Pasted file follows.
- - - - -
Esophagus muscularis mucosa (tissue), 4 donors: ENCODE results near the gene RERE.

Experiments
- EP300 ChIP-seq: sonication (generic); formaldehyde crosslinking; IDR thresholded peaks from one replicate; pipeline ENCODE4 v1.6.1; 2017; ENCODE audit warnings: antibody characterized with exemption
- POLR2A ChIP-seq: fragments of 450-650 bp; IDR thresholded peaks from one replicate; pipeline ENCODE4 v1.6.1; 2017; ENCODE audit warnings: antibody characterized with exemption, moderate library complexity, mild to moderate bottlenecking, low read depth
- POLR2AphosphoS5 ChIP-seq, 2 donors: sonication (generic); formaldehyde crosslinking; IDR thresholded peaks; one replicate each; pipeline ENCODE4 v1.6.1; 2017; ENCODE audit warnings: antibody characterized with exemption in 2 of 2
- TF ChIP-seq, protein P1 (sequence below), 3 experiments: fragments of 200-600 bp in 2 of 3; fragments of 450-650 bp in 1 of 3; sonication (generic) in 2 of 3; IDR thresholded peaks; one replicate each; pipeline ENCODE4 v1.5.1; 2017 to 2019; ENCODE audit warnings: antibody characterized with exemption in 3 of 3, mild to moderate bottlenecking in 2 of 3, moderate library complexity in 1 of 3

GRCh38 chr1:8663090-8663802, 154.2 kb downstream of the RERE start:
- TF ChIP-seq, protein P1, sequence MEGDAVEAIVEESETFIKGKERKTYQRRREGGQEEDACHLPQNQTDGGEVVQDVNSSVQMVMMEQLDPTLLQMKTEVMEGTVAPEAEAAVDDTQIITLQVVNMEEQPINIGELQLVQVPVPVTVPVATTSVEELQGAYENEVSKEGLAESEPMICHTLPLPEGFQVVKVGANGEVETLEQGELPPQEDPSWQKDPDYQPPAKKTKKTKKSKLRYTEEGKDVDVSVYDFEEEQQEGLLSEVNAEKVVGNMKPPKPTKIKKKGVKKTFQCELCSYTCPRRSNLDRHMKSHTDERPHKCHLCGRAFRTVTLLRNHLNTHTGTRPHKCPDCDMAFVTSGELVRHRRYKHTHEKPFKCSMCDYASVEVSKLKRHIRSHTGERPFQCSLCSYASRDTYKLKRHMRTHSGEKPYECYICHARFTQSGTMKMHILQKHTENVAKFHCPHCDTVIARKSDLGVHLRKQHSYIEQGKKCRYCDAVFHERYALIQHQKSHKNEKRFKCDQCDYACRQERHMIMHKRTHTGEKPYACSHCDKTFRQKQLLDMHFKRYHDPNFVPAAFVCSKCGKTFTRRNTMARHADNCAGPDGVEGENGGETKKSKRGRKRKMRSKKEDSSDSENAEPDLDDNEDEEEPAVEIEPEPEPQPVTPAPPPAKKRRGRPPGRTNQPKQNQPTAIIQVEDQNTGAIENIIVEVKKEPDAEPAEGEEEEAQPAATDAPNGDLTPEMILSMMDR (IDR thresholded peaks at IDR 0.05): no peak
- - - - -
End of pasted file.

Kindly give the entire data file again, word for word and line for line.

Esophagus muscularis mucosa (tissue), 4 donors: ENCODE results near the gene RERE.

Experiments
- EP300 ChIP-seq: sonication (generic); formaldehyde crosslinking; IDR thresholded peaks from one replicate; pipeline ENCODE4 v1.6.1; 2017; ENCODE audit warnings: antibody characterized with exemption
- POLR2A ChIP-seq: fragments of 450-650 bp; IDR thresholded peaks from one replicate; pipeline ENCODE4 v1.6.1; 2017; ENCODE audit warnings: antibody characterized with exemption, moderate library complexity, mild to moderate bottlenecking, low read depth
- POLR2AphosphoS5 ChIP-seq, 2 donors: sonication (generic); formaldehyde crosslinking; IDR thresholded peaks; one replicate each; pipeline ENCODE4 v1.6.1; 2017; ENCODE audit warnings: antibody characterized with exemption in 2 of 2
- TF ChIP-seq, protein P1 (sequence below), 3 experiments: fragments of 200-600 bp in 2 of 3; fragments of 450-650 bp in 1 of 3; sonication (generic) in 2 of 3; IDR thresholded peaks; one replicate each; pipeline ENCODE4 v1.5.1; 2017 to 2019; ENCODE audit warnings: antibody characterized with exemption in 3 of 3, mild to moderate bottlenecking in 2 of 3, moderate library complexity in 1 of 3

GRCh38 chr1:8663090-8663802, 154.2 kb downstream of the RERE start:
- TF ChIP-seq, protein P1, sequence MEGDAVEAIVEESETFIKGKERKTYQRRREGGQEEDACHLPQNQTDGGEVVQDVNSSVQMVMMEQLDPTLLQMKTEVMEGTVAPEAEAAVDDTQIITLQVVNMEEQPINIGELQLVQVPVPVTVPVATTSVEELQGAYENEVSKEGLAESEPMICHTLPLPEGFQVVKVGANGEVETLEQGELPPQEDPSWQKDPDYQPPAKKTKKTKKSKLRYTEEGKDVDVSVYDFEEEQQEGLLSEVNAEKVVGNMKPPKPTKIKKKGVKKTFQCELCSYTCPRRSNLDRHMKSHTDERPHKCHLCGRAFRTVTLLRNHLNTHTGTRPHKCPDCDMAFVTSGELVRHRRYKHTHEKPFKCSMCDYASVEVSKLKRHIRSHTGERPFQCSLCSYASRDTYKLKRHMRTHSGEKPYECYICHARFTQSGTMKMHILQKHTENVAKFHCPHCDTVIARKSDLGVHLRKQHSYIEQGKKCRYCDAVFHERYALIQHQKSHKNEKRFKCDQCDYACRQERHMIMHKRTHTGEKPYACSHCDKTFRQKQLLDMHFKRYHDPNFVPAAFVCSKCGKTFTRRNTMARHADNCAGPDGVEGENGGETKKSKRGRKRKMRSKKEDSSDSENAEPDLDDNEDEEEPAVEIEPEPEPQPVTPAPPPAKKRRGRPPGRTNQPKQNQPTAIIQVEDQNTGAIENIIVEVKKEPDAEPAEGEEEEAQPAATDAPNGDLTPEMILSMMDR (IDR thresholded peaks at IDR 0.05): no peak